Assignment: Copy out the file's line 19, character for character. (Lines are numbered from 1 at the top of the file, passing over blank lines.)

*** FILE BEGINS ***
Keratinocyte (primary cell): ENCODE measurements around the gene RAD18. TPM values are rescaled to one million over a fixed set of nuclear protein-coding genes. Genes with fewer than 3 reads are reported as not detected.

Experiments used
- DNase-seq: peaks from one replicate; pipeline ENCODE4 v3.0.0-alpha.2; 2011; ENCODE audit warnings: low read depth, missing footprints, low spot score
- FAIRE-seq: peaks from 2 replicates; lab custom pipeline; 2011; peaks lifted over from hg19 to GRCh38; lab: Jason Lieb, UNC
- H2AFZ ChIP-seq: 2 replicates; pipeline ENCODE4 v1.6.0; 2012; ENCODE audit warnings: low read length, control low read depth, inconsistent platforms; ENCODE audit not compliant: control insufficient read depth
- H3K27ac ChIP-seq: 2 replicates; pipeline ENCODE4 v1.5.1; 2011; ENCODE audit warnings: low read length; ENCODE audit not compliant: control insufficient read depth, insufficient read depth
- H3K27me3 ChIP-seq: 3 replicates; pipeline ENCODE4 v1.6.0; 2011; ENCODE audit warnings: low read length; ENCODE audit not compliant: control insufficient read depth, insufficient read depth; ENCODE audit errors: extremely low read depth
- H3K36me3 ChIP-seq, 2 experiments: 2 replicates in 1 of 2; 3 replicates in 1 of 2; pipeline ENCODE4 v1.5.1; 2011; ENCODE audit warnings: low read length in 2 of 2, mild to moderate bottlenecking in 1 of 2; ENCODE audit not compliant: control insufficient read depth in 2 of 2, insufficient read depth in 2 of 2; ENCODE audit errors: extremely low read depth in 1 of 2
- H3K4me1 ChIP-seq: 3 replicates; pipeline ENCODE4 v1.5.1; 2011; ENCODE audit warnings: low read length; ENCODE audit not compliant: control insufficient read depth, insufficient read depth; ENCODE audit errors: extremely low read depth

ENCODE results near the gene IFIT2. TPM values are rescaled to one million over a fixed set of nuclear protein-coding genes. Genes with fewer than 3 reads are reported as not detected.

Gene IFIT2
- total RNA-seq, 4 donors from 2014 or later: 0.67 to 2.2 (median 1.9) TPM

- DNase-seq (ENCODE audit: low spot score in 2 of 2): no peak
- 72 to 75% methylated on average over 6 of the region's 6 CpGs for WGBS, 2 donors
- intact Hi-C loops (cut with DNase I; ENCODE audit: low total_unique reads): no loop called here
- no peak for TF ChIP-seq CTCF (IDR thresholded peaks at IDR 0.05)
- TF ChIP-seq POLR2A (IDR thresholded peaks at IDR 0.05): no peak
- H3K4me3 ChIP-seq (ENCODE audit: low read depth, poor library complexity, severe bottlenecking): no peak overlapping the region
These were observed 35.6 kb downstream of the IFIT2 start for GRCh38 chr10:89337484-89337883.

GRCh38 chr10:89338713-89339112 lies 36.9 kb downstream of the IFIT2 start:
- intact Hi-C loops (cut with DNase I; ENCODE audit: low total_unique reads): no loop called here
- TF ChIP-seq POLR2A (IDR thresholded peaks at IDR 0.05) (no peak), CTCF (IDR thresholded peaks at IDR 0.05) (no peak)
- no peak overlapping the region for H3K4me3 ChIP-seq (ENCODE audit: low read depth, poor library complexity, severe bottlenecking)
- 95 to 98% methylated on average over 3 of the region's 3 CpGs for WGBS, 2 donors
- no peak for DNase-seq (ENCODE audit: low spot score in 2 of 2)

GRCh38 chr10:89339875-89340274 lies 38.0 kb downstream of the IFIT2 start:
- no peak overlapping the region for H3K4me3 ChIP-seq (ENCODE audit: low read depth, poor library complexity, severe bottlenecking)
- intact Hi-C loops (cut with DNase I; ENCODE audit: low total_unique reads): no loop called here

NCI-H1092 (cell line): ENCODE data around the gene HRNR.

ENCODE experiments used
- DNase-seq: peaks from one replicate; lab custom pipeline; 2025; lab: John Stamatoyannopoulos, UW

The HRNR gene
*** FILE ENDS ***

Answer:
These were observed 35.6 kb downstream of the IFIT2 start for GRCh38 chr10:89337484-89337883.